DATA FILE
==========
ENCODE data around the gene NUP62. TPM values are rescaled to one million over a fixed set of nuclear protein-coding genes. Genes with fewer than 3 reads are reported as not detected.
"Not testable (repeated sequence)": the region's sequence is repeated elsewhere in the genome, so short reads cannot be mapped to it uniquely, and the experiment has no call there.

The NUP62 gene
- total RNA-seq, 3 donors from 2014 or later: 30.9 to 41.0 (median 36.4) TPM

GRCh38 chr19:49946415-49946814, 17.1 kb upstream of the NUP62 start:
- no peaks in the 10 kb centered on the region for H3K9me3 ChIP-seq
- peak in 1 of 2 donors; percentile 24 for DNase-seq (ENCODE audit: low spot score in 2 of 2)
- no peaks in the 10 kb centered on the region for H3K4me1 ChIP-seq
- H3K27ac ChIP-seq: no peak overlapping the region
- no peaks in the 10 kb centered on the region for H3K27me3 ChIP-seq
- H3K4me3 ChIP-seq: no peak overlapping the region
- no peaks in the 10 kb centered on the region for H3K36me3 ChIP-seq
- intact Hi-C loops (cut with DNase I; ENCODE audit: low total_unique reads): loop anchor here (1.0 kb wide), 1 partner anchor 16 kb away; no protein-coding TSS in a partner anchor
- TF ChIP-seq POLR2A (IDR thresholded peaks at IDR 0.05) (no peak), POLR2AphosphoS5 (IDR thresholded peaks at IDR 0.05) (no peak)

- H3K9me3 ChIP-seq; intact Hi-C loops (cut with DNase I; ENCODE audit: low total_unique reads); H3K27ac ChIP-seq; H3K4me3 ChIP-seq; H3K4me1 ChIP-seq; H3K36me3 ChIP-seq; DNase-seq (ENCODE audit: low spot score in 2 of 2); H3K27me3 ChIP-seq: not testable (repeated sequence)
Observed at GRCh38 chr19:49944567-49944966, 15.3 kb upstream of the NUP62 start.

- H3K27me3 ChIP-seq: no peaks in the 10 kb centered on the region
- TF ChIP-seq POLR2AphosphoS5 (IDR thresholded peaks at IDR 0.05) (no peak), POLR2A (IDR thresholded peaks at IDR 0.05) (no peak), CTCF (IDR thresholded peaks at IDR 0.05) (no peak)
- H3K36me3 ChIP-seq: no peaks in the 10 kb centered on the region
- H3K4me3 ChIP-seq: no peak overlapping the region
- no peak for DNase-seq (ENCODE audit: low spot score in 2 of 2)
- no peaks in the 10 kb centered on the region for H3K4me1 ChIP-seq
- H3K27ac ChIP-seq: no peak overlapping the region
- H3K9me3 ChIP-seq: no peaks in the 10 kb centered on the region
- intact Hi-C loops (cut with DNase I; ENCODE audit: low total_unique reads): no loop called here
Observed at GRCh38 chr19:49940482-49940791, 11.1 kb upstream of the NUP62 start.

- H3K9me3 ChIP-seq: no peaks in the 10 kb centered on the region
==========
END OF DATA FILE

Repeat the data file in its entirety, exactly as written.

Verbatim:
ENCODE data around the gene NUP62. TPM values are rescaled to one million over a fixed set of nuclear protein-coding genes. Genes with fewer than 3 reads are reported as not detected.
"Not testable (repeated sequence)": the region's sequence is repeated elsewhere in the genome, so short reads cannot be mapped to it uniquely, and the experiment has no call there.

The NUP62 gene
- total RNA-seq, 3 donors from 2014 or later: 30.9 to 41.0 (median 36.4) TPM

GRCh38 chr19:49946415-49946814, 17.1 kb upstream of the NUP62 start:
- no peaks in the 10 kb centered on the region for H3K9me3 ChIP-seq
- peak in 1 of 2 donors; percentile 24 for DNase-seq (ENCODE audit: low spot score in 2 of 2)
- no peaks in the 10 kb centered on the region for H3K4me1 ChIP-seq
- H3K27ac ChIP-seq: no peak overlapping the region
- no peaks in the 10 kb centered on the region for H3K27me3 ChIP-seq
- H3K4me3 ChIP-seq: no peak overlapping the region
- no peaks in the 10 kb centered on the region for H3K36me3 ChIP-seq
- intact Hi-C loops (cut with DNase I; ENCODE audit: low total_unique reads): loop anchor here (1.0 kb wide), 1 partner anchor 16 kb away; no protein-coding TSS in a partner anchor
- TF ChIP-seq POLR2A (IDR thresholded peaks at IDR 0.05) (no peak), POLR2AphosphoS5 (IDR thresholded peaks at IDR 0.05) (no peak)

- H3K9me3 ChIP-seq; intact Hi-C loops (cut with DNase I; ENCODE audit: low total_unique reads); H3K27ac ChIP-seq; H3K4me3 ChIP-seq; H3K4me1 ChIP-seq; H3K36me3 ChIP-seq; DNase-seq (ENCODE audit: low spot score in 2 of 2); H3K27me3 ChIP-seq: not testable (repeated sequence)
Observed at GRCh38 chr19:49944567-49944966, 15.3 kb upstream of the NUP62 start.

- H3K27me3 ChIP-seq: no peaks in the 10 kb centered on the region
- TF ChIP-seq POLR2AphosphoS5 (IDR thresholded peaks at IDR 0.05) (no peak), POLR2A (IDR thresholded peaks at IDR 0.05) (no peak), CTCF (IDR thresholded peaks at IDR 0.05) (no peak)
- H3K36me3 ChIP-seq: no peaks in the 10 kb centered on the region
- H3K4me3 ChIP-seq: no peak overlapping the region
- no peak for DNase-seq (ENCODE audit: low spot score in 2 of 2)
- no peaks in the 10 kb centered on the region for H3K4me1 ChIP-seq
- H3K27ac ChIP-seq: no peak overlapping the region
- H3K9me3 ChIP-seq: no peaks in the 10 kb centered on the region
- intact Hi-C loops (cut with DNase I; ENCODE audit: low total_unique reads): no loop called here
Observed at GRCh38 chr19:49940482-49940791, 11.1 kb upstream of the NUP62 start.

- H3K9me3 ChIP-seq: no peaks in the 10 kb centered on the region